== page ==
Tecplot, Pointwise and Stanford to Co-Host Webinar Focused on the Use of CFD Simulations to Improve Aerodynamic Efficiency
BELLEVUE, Wash. (March 24, 2016) – Tecplot, Inc. today announced that it will co-host with Pointwise, Inc. and Stanford University a webinar entitled, “The Stanford Solar Car Project’s Race for Aerodynamic Efficiency,” was recorded on April 5, 2016.
The Bridgestone World Solar Challenge
Chasing the sun 3000km across the Australian Outback is a challenge. And doing it in a solar powered vehicle is an even bigger challenge. But every two years teams from around the world converge on Darwin, Australia, to make the journey to Adelaide in the solar powered cars they have engineered specifically for the Bridgestone World Solar Challenge.
The Stanford Solar Car Project, a student-run organization, has been designing and building solar cars since 1989 and arrives in Darwin every two years with a stunning new vehicle. The latest vehicle in their lineup, Arctan, took sixth place out of 29 teams in the 2015 competition, covering the 3000km in just over 41 hours.
With the aerodynamics of the vehicle playing a critical role in its performance, the Stanford Solar Car Project team developed a repeatable simulation driven design framework consisting of Pointwise for rapid hybrid grid generation, Stanford’s open-source CFD code (SU2) to run the CFD simulations, and Tecplot 360 to post-process and interpret the results.
Attendees of this webinar will learn about the framework that enabled the Stanford team to analyze over 40 design iterations in detail and make informed engineering decisions, which improved the aerodynamic efficiency of the final design, ultimately culminating in Arctan.
Specific topics covered in the webinar include:
- Stanford Solar Car Project history and the engineering challenges faced when designing Arctan.
- Generation of repeatable, high quality, hybrid viscous meshes using T-Rex with Pointwise.
- The setup of SU2 for solving the incompressible RANS equations and computing surface sensitivities for design.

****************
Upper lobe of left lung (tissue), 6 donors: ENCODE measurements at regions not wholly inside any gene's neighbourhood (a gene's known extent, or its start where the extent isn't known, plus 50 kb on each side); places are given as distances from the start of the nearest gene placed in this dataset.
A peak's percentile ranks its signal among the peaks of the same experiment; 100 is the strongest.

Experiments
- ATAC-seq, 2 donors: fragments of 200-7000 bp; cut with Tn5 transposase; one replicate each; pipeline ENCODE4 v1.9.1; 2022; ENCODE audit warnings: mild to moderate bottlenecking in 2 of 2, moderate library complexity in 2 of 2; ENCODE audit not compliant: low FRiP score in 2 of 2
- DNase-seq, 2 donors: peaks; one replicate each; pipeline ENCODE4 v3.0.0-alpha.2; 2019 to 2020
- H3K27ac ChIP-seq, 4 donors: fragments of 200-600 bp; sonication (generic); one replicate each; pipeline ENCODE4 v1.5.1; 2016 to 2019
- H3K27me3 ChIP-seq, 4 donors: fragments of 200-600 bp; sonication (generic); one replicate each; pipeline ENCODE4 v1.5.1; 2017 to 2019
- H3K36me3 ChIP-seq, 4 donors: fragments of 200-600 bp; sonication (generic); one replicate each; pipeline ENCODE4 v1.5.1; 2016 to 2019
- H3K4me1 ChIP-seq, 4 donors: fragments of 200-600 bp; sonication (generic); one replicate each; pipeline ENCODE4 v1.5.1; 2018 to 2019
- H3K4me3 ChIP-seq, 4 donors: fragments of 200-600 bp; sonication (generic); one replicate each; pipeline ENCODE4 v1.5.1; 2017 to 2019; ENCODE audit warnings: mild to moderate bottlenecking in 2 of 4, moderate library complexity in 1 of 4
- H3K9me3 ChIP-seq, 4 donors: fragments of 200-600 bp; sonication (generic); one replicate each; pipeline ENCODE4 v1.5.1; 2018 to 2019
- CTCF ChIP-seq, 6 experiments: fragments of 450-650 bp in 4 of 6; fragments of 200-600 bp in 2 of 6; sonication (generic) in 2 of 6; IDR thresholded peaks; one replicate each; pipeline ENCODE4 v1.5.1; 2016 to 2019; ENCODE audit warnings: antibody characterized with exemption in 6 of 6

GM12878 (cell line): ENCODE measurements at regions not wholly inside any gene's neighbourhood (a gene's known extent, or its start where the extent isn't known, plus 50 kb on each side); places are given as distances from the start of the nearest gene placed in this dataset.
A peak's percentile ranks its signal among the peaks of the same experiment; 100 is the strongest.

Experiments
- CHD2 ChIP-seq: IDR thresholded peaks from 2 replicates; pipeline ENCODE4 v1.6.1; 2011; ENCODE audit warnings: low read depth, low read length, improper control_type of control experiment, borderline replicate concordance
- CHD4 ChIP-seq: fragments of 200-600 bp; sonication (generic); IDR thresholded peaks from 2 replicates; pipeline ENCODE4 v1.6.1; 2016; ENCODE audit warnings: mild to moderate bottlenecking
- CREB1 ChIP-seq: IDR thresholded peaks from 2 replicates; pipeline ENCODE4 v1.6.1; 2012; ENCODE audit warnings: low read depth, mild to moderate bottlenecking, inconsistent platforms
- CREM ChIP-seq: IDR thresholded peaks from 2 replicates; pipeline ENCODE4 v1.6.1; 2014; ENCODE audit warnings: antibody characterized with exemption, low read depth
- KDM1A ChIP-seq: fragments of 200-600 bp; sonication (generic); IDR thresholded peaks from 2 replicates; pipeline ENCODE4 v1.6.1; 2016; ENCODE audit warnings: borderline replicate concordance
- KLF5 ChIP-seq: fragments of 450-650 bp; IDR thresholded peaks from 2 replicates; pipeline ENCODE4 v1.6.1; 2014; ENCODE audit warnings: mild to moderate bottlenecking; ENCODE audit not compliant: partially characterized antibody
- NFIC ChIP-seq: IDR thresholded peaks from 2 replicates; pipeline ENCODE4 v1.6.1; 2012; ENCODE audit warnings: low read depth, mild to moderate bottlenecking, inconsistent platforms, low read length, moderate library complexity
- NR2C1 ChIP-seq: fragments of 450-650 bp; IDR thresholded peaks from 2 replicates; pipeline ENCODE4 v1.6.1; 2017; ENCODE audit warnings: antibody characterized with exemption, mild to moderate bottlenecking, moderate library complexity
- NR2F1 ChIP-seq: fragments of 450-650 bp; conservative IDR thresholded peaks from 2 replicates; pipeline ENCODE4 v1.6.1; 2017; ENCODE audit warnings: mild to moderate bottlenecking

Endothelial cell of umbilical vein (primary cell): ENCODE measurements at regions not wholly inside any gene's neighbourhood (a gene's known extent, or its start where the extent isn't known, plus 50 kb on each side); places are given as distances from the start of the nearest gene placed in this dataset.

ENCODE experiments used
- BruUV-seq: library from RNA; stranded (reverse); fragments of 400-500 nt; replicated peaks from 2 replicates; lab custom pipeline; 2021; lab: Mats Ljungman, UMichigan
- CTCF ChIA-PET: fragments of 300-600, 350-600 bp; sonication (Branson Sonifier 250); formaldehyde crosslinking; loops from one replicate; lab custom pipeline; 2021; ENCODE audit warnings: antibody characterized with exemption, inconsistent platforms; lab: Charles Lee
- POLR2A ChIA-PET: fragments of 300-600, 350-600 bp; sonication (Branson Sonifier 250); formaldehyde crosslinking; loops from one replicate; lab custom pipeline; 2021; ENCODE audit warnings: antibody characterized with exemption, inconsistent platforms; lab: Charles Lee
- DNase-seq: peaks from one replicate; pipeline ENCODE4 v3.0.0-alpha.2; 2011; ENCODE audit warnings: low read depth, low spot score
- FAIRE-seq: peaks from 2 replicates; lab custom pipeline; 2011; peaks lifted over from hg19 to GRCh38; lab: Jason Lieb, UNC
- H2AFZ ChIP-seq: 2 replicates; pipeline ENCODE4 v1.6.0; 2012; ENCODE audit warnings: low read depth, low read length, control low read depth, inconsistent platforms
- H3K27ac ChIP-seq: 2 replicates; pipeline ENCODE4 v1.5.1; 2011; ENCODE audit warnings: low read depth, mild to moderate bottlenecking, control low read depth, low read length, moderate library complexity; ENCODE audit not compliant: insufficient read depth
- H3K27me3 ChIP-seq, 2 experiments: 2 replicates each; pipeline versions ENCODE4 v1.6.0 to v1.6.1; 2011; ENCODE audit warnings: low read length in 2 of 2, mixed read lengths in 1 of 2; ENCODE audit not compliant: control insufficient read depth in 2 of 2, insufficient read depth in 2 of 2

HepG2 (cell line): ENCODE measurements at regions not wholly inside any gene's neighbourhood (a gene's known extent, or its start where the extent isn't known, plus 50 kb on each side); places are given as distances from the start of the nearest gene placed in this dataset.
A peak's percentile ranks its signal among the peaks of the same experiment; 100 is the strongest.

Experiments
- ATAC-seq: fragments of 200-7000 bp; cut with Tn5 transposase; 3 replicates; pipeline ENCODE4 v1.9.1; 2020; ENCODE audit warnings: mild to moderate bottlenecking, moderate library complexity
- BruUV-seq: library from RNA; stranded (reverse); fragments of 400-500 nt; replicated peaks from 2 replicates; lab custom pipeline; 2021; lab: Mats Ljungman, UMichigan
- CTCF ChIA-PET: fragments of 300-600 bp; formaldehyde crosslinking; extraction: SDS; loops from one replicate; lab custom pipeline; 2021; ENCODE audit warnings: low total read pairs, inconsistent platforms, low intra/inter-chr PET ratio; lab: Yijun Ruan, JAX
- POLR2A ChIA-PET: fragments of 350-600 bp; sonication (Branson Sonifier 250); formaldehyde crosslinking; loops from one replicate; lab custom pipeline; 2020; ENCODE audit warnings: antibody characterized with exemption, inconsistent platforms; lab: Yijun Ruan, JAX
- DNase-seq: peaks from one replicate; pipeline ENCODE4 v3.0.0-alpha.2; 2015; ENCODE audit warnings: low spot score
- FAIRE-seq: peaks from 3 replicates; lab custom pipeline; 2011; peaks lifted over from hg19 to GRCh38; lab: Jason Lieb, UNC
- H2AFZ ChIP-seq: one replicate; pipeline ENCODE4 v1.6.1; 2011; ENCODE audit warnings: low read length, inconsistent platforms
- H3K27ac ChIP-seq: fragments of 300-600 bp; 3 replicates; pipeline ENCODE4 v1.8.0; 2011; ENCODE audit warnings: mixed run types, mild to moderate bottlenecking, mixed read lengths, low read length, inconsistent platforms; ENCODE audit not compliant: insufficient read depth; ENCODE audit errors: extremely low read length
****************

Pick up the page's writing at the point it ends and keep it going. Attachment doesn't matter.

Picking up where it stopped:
- How to extract solution information from SU2 output using Tecplot 360.
About Pointwise, Inc.
Pointwise is solving the top problem facing computational fluid dynamics (CFD) today – reliably generating high-fidelity meshes. The company’s Pointwise software generates structured, unstructured and hybrid meshes; interfaces with CFD solvers, such as ANSYS FLUENT, STAR-CCM+, ANSYS CFX, OpenFOAM, and SU2 as well as many neutral formats, such as CGNS; runs on Windows (Intel and AMD), Linux (Intel and AMD), and Mac, and has a scripting language, Glyph, that can automate CFD meshing. Large manufacturing firms and research organizations worldwide rely on Pointwise as their complete CFD preprocessing solution.
For more information, visit www.pointwise.com.
About Tecplot, Inc.
Founded in 1981 by former Boeing engineers Don Roberts and Mike Peery, who today serve as CEO and chairman of the board, respectively, Tecplot is the leading developer of CFD visualization and analysis software for engineers and scientists. Tecplot’s products allow customers using desktop computers and laptops to quickly analyze and understand information hidden in complex data, and communicate their results to others via brilliant images and compelling animations. The privately held company’s products are used by more than 47,000 technical professionals around the world.
Tecplot has been awarded numerous Small Business Innovation Research contracts from DOD, NASA, DARPA, and the National Science Foundation. In 2012, the company was named a Red Herring Top 100 Americas Award winner.
Since its founding more than 30 years ago, Tecplot has consistently delivered category-leading innovation to the engineering and scientific communities. Examples of this never-ending innovation include Tecplot 360 for lightning-fast analysis of massive CFD simulation data, Tecplot RS for oil & gas reservoir simulation, Tecplot Chorus for analyzing multiple simulations of design-space exploration data, and Tecplot Focus for automating routine data analysis and plotting tasks.
Stanford Solar Car Project | SU2